But the Tennessee Supreme Court in B.O. Keesee et als. v. The Civil District Board of Eduction, 46 Tenn. (6 Cold.) 127 (1868) flatly rejected the argument that the Tennessee General Assembly could delegate its taxing authority to the 12th civil district school board of Montgomery County. Tracing the history of Art. II, Sec. 29 of the Tennessee Constitution, the Court announced that before the Tennessee Constitution of 1834 was adopted the law on the issue of tax authority delegation was reflected in the 1830 case of Marr v. Enloe. There, said the Court, it was held "that the power of taxation is in its nature, legislative; and is incapable of delegation. So essentially legislative is the power held to be that it can no more be delegated, than can be delegated the power to enact statutory laws." Upon the Tennessee Supreme Court Bench that handed down Marr, according to the Court:
were Robert Whyte, Caton and Greene. The mention of their names, carries with it great authority. It may be said, with a truth which will receive the assent of the enlightened lawyers of Tennessee, that these men, as much and probably more than any other of the judges who have adorned the past history of the Supreme Court, laid the foundations of the jurisprudence of Tennessee, and gave to it the great measure it has, of consistency, solidity and truth.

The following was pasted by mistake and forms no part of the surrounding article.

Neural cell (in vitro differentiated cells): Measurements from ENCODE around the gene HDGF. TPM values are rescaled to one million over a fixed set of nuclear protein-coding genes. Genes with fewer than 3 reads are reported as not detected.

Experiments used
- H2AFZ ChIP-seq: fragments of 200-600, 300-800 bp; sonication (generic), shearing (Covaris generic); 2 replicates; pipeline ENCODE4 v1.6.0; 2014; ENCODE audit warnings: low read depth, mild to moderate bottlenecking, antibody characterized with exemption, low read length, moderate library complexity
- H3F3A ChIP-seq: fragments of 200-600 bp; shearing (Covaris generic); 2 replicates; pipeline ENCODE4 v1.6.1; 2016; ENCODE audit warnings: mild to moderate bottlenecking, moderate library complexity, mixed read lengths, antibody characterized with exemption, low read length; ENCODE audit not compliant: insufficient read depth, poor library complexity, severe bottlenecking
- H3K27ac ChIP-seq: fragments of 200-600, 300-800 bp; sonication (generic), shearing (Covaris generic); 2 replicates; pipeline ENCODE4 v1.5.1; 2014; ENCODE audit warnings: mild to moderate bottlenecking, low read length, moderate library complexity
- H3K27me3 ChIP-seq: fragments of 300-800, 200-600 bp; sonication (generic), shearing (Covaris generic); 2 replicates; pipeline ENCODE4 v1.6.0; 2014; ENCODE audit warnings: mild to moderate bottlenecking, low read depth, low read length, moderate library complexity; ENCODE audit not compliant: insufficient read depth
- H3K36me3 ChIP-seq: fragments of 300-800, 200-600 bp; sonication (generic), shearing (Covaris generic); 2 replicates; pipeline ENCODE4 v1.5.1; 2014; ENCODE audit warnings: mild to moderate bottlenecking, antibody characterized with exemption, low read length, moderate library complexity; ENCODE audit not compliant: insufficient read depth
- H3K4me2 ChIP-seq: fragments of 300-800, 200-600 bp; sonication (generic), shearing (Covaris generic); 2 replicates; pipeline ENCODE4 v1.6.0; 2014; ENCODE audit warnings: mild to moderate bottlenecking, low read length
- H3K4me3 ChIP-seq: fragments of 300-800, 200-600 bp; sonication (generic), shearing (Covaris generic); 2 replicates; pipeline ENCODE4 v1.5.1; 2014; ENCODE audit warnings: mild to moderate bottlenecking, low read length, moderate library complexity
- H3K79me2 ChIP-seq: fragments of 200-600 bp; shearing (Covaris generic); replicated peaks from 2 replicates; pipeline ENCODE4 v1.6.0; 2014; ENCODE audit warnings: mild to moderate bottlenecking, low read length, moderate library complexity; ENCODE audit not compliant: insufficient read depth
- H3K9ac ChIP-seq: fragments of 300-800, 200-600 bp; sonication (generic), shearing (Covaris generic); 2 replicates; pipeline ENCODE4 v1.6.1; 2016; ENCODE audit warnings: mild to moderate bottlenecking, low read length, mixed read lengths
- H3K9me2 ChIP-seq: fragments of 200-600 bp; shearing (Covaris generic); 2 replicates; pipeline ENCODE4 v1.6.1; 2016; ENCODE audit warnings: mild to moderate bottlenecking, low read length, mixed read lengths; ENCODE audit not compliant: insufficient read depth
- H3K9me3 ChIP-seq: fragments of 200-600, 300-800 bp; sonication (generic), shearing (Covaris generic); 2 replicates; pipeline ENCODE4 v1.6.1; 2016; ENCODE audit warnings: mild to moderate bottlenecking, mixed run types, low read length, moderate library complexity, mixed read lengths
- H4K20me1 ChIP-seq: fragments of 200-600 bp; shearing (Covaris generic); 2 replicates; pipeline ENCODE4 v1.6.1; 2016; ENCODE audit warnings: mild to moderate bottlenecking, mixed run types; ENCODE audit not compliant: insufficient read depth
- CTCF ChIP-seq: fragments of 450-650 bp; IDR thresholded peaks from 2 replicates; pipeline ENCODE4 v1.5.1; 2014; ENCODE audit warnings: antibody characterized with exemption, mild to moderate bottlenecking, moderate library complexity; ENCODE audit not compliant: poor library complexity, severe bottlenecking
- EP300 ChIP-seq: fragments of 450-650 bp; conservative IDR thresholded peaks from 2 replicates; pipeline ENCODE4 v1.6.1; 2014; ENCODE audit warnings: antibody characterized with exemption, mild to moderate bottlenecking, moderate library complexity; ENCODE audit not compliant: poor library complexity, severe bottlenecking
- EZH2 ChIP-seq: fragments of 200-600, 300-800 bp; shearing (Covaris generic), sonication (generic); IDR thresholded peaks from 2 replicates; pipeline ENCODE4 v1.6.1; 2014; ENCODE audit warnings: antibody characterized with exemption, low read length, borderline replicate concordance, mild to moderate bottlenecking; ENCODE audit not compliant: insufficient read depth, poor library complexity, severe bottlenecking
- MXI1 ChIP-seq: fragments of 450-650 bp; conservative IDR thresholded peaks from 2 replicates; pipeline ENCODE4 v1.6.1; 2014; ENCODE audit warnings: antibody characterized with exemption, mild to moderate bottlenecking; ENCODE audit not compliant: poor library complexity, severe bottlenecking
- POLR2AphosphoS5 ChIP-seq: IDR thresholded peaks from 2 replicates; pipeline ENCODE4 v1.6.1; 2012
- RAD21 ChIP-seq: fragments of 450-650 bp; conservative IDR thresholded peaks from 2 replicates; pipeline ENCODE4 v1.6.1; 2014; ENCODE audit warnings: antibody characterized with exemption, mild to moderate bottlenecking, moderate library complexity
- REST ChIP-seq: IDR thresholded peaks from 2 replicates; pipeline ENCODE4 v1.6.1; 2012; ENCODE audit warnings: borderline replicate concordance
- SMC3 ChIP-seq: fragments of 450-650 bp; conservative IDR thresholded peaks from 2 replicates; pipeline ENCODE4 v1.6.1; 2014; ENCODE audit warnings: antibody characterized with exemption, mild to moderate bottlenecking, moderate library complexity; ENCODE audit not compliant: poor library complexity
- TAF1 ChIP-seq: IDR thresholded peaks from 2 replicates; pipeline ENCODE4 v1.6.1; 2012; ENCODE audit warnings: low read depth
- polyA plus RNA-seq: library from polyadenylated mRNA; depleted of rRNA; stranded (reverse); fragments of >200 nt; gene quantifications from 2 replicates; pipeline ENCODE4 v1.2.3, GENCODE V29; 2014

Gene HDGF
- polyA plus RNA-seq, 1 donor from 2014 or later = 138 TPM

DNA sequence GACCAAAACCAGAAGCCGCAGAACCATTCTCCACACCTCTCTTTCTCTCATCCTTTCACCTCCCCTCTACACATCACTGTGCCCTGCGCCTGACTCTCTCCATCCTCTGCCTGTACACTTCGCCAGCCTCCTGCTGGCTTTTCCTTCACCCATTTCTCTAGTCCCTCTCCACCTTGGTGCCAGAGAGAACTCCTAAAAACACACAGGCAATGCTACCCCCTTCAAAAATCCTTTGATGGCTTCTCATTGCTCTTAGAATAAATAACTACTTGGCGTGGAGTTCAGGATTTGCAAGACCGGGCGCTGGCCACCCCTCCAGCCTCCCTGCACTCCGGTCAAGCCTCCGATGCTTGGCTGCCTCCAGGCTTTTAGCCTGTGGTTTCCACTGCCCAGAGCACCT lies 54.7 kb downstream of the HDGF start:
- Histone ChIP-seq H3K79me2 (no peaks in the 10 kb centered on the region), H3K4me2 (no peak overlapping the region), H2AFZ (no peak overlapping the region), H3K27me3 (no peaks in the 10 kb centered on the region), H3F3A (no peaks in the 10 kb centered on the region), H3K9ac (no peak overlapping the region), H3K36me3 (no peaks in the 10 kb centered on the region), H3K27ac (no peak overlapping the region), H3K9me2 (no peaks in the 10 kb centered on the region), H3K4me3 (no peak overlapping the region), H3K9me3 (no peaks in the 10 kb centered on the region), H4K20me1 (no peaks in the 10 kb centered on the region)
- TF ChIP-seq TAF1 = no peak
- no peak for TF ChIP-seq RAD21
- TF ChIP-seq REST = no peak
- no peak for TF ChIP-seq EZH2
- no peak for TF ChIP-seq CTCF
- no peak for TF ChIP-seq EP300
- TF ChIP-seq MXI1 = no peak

The reason I included that glowing endorsement of the 1830 Tennessee Supreme Court Bench by the 1868 Tennessee Supreme Court was because the latter made it for a purpose: to illustrate that the framers of the 1834 Constitution of Tennessee were well aware of the decision in Marr handed down by that great body of Supreme Court justices, and had the power to adopt it, abrogate it or modify it. It chose the latter, said the Court, by "authorizing the legislature to delegate the power of taxation to the counties and incorporated towns." However, continued the Court: